In the 1970s, Graña was in charge of costuming for the Teatro Nacional Popular as well as the National Ballet. In addition to advising the Museum of the Nation on Peruvian style and culture, she continued staging fashion shows, such as her One Hundred Years of Clothing in Peru, which she coordinated in 1999. That same year, Graña was awarded with the Order of Merit for Distinguished Services by Minister Fernando de Trazegnies Granda [es]. In 2003, shortly before her death, she was honored by the Metropolitan Council of Lima for International Women's Day.


Graña was self-taught in fashion design and opened a workshop in downtown Lima, catering to sophisticated, cosmopolitan tastes for bridal and evening wear. At the time, there were few boutiques or department stores in Lima and Graña, developed her ideas by draping fabric on her customers following their body lines. She never used patterns, and was a poor at drawing, but was able to communicate what she envisioned to her seamstresses. In the mid-1950s, she located her store, called Rose Bercis in the Miraflores District, employing thirty seamstresses. She organized annual fashion shows at the Gran Hotel Bolivar, catering to her exclusive clients, like First Lady of Peru, Clorinda Málaga Bravo de Prado [es].


In 1938, Graña co-founded the Association of Amateur Artists, along with Elvira Miró Quesada and Corina Garland. Though she could not act, she participated in dancing and sang in the choir, but began to work behind the scenes, cleaning the theater and developing costumes for the performers. She particularly enjoyed ballet and encouraged Alicia Alonso, Dimitri Rostoff, and Oleg Tupine to come to Peru to perform, pressing for the formation of a Peruvian ballet. She also was a supporter and coordinator of Lima's Ancón Festival (Spanish: Festival de Ancón) and designed costumes for the 1969 Hispanoamerican Festival of Song and Dance, held in Argentina, featuring the Peruvian musical ensemble Perú Negro. Both Graña and Perú Negro were brought in to the Argentinian festival by Chabuca Granda, who had dedicated her waltz Señora y dueña to Graña in 1960.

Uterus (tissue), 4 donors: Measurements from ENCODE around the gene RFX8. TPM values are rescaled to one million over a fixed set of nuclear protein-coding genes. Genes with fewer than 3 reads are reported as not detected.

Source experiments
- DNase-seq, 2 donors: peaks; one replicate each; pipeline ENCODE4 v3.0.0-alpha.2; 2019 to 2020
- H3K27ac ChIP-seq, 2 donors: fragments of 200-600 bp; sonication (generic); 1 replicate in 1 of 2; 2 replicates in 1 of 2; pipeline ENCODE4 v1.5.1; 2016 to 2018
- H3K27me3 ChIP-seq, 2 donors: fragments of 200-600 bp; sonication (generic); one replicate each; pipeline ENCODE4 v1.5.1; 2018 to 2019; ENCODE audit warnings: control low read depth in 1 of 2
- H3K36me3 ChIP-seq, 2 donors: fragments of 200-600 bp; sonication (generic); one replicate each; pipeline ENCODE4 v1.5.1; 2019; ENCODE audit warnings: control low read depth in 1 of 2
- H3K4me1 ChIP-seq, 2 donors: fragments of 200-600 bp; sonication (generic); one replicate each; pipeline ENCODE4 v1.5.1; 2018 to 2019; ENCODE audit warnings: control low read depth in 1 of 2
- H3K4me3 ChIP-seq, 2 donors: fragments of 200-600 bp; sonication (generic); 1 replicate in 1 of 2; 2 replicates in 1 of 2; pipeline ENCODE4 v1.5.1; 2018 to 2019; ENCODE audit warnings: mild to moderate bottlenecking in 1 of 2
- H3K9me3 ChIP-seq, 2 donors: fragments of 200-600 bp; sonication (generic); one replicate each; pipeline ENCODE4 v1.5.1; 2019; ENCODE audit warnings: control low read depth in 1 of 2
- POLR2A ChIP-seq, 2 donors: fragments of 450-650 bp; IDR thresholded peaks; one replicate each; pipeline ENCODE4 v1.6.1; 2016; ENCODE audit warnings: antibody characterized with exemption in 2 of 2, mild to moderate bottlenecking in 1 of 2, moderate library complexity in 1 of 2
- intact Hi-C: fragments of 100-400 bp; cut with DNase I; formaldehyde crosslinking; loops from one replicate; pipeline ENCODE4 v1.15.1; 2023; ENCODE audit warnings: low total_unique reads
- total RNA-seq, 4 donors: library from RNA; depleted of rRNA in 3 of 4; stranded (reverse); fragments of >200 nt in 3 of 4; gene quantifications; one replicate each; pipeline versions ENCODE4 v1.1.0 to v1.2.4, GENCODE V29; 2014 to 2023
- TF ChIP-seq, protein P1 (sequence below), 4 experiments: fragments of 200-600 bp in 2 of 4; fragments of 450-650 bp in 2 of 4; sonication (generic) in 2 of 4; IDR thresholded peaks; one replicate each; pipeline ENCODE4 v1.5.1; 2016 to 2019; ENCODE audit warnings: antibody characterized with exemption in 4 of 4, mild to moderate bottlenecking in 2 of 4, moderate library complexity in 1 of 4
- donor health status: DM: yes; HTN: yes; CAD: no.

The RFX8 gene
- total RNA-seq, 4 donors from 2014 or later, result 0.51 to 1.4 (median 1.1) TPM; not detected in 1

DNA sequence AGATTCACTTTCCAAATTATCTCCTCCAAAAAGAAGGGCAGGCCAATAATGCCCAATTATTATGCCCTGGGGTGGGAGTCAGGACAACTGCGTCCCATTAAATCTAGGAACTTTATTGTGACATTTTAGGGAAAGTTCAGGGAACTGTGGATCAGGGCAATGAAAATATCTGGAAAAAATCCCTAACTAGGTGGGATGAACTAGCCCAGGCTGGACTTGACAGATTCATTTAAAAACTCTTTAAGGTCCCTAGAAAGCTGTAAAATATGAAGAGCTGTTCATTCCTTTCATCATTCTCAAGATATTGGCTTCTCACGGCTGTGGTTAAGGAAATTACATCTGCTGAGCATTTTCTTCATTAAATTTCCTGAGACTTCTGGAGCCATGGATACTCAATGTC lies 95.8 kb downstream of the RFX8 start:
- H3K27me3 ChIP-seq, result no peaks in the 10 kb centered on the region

Though mostly raised in Lima, the family traveled widely, and lived in exile for five years (1930–1935) in Panama after the coup d'état toppled President Augusto B. Leguía, under whose regime Francisco had served as vice president of the Peruvian Congress. After her time in Panama, Graña lived briefly in Spain before returning to Peru.


Rosa Graña Garland, known during her lifetime as Mocha Graña (1 March 1909 – 27 June 2003) was a noted Peruvian fashion designer and costumer. Known as the first fashion designer of Peru, she designed wedding gowns, school uniforms and theatrical costumes. She was awarded Peru's second highest honor, Order of Merit for Distinguished Services [es] on her ninetieth birthday.

Rosa Angélica Graña Garland was born on 1 March 1909 in Lima, Peru to Enriqueta Garland and Francisco Graña Reyes. As a child, she cut her own hair, leaving her head bare, and earned the nickname "Mocha" (which is slang for head). Her father was a distinguished surgeon, who had performed brain surgery in 1953 using an ancient Incan technique, and was at one time the president of the International College of Surgeons. She was one of seven siblings, which included Francisco Graña Garland, the editor of La Prensa [es], who was murdered in 1947.